That's really something.
It will be very interesting to see what information and history emerges. How good will the sources be? If there are no extant first-person accounts from actual users, accounts that may not be in English, it will be difficult to say very much about it. Retrieving the history from anglo sources is tricky, or even impossible. At best we will have a dim, second-order approximation; at worst, an anglo fabrication or stereotype.
|Lee Way, May 9th, 1913|
DRIVE AWAY DEVIL WHEN LEE WAY IS BURIEDIn addition to the lack of real detail, note also the tone. It is detached amusement about a strange foreigner who does not have to be taken very seriously or with close attention, and who is not regarded as very important.
Lee Way, Chinese, was buried in Odd Fellows cemetery yesterday afternoon. Incense was burned and fireworks displayed, following the usual Chinese custom. Lee died in poverty and a collection was taken to give him the proper burial. His little effects were placed in the cemetery furnace and burned, after the burial services.
Apparently knowledge of the shrine was lost for a couple of generations, then "rediscovered" in 1953 and 1963, and lost again. Now another two generations later, there is a third or four round of rediscovery.
This history is important and very much worth celebrating, documenting, and mourning.
It's also worth considering the disregard that led to the repeated cycles of loss and "rediscovery." It must be said that it takes a certain amount of effort to repeatedly "forget" about things like this. The neglect has to be more than a little intentional. Even if it is more by omission than commission, it remains a deliberate act of erasure.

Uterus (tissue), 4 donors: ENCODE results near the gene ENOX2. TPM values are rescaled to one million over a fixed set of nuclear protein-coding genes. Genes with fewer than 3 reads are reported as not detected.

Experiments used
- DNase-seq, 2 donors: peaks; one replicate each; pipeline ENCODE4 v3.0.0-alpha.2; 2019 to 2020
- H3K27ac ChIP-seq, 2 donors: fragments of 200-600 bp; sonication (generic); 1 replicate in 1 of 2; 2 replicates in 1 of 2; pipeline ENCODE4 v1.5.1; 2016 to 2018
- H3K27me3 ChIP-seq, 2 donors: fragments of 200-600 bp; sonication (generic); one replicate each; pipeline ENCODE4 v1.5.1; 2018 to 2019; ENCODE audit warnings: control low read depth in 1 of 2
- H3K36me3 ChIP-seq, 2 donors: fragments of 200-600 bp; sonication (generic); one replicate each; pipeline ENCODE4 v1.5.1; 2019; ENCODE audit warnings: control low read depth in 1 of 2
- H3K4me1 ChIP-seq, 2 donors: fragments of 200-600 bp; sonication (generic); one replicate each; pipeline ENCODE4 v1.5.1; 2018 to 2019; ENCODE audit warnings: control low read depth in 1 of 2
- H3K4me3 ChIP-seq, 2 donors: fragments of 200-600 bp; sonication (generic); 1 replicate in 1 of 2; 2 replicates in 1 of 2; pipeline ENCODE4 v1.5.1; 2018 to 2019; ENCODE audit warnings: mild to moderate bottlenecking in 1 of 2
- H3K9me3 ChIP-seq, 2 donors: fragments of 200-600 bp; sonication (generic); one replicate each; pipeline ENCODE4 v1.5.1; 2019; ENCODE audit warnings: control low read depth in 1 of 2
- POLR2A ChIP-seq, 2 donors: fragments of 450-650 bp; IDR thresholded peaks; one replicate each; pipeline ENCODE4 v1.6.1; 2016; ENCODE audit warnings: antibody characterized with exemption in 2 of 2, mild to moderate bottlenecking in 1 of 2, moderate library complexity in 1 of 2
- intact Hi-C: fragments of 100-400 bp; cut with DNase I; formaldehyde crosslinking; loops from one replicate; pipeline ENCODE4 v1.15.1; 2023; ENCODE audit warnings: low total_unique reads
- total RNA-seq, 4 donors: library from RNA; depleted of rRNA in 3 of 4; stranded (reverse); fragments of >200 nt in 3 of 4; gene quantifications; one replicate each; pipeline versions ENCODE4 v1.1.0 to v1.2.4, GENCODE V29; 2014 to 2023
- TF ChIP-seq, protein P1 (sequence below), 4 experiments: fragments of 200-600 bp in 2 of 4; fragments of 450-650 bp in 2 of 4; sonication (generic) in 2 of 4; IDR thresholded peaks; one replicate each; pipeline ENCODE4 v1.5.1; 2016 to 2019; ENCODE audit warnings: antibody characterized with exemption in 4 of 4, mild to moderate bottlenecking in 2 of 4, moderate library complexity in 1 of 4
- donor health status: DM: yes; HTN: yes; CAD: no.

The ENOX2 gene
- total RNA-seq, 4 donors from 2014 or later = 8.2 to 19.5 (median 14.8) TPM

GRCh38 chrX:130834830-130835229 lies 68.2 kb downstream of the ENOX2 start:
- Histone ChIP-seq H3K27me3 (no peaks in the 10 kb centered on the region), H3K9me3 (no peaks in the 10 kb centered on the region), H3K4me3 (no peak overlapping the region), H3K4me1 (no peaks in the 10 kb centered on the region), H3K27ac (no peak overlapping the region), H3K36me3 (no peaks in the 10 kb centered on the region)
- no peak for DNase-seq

In the winter of 1903, Council condemned Chinatown as a "nuisance" and reports even used the word "exterminate" to describe the slum-clearing. There is a horrible rhetoric of vermin here.
|Desire to Erase Chinatown, Jan 21st, 1903|
|Nuisance, January 28th, 1903|
|Update, February 4th, 1903|
I'm not sure we take seriously enough the direct or indirect government action here to erase a community, however ramshackle or blighted or unsanitary it might have seemed.
This is an important ingredient in the cycle of forgetting and memory on the shrine.
More personally, death notices and obituaries in the paper tell us more about the possible nature of the shrine, but also disclose more of the characteristic racism. Though all are brief, some accounts dismiss or erase any interiority and subjectivity of survivors and the person who died. (I don't know how useful it would be to transcribe these, but you can see for yourself in several death notices over the years.)
|Infant Sun, May 29th, 1893|
|Chung, June 5th, 1894|
|Yick Way, October 12th, 1896|
|Toy Sam, November 22nd, 1898|
|Ah Lum, January 24th, 1910|